By Marcina Zaccaria
Angela Lansbury spoke at Lincoln Center’s Library for the Performing Arts, as part of the League of Professional Theatre Women’s Oral History Project.
The hour long talk began with an introduction by Ludovica Villar-Hauser. Then, Charlotte Moore, Artistic Director of Irish Repertory Theatre, continued a spirited discussion with the Stage, Film, and Television Actress.
The 94 year-old sang out the phrase, “You can do it,” as she inspired an audience of LPTW Members, journalists, dancers, singers, actors, and, of course, fans. She recounted her early years at MGM, including her film role, Gaslight, at only 17 years old. Everyone who was anyone seemed to cross paths with her; Elizabeth Taylor, Orson Welles, Ingrid Bergman, and Richard Burton all held a presence within their studio system.
With perfect posture and an elegant speaking tone, Lansbury also spoke of the theater greats that she has worked with, including Stephen Sondheim and Hal Prince. She mentioned that Stephen Sondheim was able to “spin an extraordinary yarn” with Anyone Can Whistle. She also told stories about what it was like to work with him later in Sweeney Todd.
Ms. Lansbury discussed her journey to the United States in 1939-40. Her father was a politician in the Military Parliament, who used to speak on the corner of Hyde Park in London. Her mother, Moyna Macgill, a woman from Belfast, Ireland was an actress on the London Stage. Lansbury also chose a career as a character actress.
When asked to describe her process of script analysis and movement, Lansbury revealed, “You leave yourself at home, and you bring with you the accoutrements of the character.” This great advice served her in such films as The Portrait of Dorian Gray, National Velvet, State of the Union, and The Court Jester. In The Manchurian Candidate, she got the chance to finally play someone evil.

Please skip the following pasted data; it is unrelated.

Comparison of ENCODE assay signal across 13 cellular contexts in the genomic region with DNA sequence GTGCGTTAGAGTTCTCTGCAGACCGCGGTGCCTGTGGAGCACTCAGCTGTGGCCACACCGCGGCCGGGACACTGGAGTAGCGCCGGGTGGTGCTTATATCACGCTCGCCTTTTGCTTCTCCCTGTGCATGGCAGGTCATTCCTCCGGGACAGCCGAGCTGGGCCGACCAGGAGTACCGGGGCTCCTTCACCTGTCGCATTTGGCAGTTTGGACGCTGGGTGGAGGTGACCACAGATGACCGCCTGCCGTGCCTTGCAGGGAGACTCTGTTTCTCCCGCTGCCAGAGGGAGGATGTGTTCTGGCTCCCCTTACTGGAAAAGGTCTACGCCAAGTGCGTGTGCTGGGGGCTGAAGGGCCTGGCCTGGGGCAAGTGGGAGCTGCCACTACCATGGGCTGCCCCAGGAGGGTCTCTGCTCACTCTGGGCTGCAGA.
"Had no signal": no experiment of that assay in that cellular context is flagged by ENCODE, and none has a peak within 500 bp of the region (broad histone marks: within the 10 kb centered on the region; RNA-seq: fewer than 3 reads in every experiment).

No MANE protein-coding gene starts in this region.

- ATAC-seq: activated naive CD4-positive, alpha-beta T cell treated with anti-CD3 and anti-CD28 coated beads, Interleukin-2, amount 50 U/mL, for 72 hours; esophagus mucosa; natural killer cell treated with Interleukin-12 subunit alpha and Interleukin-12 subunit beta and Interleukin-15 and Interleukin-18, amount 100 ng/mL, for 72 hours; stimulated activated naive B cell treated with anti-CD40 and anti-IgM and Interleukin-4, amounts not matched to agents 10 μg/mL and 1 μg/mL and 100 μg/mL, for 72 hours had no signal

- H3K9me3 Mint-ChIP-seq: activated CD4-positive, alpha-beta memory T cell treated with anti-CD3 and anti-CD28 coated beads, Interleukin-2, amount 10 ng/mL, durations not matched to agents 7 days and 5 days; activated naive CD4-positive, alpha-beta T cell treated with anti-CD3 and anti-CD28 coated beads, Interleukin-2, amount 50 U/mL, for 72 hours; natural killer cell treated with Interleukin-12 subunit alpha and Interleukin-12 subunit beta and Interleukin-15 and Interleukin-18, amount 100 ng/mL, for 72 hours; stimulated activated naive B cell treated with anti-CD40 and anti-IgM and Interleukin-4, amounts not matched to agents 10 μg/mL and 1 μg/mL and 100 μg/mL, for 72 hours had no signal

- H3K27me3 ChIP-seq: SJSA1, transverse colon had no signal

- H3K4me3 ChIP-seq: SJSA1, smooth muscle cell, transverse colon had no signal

Lansbury, who often reprises roles, found recurring success in classics like Blithe Spirit and Gypsy. She is doing a reading of The Importance of Being Earnest. If she was going to re-do any role again, she said she would like to be in Sweeney Todd. She said it gave the opportunity to “do some ridiculous things…if you have a comedic impulse in your body, it was great to let it out.”
Ms. Lansbury is a winner of 5 Tony Awards, 18 Emmy Awards, 3 Oscars, an Olivier Award, and 6 Golden Globes. Additional awards include an Oscar for Lifetime Achievement, and a Silver Mask for Lifetime Achievement from the British Academy of Film and Television Arts. She was named Dame of the British Empire by Queen Elizabeth II.
Charlotte Moore ended the conversation by accepting some thoughts and a few questions from the audience. The conversation series was held on Thursday, November 14 at 6:00pm at the Bruno Walter Auditorium at Lincoln Center, located at 111 Amsterdam Avenue in NYC.
Photos: Ashley Garrett